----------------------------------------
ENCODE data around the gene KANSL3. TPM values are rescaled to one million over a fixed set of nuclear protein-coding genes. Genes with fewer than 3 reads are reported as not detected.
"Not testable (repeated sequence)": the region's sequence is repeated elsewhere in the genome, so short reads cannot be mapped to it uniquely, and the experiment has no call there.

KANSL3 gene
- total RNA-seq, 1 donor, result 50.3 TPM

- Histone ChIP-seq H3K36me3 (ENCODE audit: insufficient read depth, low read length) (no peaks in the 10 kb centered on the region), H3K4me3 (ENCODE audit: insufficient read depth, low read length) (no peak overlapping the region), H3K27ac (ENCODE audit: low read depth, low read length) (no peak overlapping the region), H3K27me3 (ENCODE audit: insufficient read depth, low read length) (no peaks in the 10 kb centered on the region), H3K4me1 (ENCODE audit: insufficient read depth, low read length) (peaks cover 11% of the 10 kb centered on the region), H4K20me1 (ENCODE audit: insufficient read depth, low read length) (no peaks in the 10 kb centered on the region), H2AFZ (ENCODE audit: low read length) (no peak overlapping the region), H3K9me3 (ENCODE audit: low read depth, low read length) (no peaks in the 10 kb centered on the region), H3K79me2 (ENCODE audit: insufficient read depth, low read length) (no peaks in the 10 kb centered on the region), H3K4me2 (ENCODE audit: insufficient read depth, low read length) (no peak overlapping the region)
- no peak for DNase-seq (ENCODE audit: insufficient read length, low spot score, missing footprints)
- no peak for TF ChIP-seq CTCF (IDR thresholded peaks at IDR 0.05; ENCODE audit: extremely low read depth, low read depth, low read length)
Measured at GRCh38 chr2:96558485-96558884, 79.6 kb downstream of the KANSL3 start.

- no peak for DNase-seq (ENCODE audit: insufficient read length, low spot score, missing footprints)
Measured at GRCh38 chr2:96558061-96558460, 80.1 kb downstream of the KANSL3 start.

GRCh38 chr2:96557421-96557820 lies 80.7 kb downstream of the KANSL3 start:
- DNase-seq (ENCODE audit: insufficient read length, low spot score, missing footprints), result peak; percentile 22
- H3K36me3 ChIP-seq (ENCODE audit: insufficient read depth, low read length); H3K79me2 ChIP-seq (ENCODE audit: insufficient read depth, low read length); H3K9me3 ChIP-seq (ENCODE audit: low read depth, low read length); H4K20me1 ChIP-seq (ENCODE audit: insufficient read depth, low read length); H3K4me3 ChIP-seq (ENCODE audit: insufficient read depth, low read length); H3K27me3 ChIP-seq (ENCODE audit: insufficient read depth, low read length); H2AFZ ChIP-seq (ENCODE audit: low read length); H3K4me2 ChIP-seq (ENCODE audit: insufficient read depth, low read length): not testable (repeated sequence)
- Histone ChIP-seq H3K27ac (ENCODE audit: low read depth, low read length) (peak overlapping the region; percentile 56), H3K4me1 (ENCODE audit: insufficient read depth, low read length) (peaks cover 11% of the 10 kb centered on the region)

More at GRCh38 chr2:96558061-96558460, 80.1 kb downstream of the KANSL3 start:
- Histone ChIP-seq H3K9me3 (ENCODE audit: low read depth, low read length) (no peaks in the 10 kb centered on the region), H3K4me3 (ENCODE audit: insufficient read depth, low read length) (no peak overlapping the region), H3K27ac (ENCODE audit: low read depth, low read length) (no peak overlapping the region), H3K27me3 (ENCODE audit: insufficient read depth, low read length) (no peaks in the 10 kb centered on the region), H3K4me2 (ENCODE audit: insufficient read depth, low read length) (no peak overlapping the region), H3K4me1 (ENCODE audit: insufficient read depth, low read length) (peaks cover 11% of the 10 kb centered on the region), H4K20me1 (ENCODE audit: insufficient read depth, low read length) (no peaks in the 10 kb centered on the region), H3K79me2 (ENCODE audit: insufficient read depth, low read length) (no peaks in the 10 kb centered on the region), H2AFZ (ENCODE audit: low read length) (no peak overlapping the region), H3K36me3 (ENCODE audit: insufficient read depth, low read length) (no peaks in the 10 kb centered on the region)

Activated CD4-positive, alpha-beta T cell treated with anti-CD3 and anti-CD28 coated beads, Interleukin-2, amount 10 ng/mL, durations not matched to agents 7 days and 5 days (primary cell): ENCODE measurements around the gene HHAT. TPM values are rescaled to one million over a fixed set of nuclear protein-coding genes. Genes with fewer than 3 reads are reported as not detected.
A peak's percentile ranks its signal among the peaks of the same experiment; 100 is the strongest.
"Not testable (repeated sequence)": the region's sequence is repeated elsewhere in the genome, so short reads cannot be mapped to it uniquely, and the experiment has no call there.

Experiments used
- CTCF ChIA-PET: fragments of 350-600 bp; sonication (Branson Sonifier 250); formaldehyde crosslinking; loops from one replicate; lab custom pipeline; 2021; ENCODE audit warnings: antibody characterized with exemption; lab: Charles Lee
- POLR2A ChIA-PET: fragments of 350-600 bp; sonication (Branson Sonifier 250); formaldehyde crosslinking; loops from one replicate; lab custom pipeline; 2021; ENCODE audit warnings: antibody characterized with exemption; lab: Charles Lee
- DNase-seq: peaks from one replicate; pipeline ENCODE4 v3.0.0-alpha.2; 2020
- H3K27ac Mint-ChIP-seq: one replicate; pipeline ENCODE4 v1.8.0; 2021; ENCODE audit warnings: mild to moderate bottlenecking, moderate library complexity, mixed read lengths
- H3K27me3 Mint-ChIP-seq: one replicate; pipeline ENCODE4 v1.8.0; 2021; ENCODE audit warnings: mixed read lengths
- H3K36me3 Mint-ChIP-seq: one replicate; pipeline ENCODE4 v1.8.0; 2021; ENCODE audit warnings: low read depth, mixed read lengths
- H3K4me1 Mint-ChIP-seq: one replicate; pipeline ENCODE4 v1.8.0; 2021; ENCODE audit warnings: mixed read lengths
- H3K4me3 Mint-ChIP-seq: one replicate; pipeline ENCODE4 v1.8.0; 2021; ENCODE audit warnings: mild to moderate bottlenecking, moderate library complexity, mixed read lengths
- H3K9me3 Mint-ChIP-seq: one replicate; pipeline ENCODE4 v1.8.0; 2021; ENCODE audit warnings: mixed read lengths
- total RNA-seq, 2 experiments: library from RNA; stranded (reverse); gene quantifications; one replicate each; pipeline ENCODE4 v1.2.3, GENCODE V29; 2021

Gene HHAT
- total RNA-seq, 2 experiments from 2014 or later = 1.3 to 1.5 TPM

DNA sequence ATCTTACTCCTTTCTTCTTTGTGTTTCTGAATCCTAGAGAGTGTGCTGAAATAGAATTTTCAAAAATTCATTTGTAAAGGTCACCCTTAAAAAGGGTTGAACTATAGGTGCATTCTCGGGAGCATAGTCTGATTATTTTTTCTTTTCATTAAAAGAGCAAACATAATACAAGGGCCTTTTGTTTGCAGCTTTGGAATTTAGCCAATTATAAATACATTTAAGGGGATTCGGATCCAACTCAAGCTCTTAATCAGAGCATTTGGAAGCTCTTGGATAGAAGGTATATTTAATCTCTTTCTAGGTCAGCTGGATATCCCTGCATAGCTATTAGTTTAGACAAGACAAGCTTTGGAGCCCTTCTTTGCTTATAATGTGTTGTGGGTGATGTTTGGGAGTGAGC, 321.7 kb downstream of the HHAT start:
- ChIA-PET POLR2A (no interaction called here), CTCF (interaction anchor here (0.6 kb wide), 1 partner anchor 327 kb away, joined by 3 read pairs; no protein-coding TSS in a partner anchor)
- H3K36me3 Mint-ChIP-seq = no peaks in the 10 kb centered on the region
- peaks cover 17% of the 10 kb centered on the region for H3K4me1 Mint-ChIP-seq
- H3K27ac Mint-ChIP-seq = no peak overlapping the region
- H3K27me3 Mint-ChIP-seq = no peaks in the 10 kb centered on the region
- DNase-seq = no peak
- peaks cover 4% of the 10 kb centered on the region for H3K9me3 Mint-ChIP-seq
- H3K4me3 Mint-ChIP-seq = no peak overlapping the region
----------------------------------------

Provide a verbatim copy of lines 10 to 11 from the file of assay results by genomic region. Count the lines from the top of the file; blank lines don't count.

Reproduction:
Measured at GRCh38 chr2:96558061-96558460, 80.1 kb downstream of the KANSL3 start.

GRCh38 chr2:96557421-96557820 lies 80.7 kb downstream of the KANSL3 start: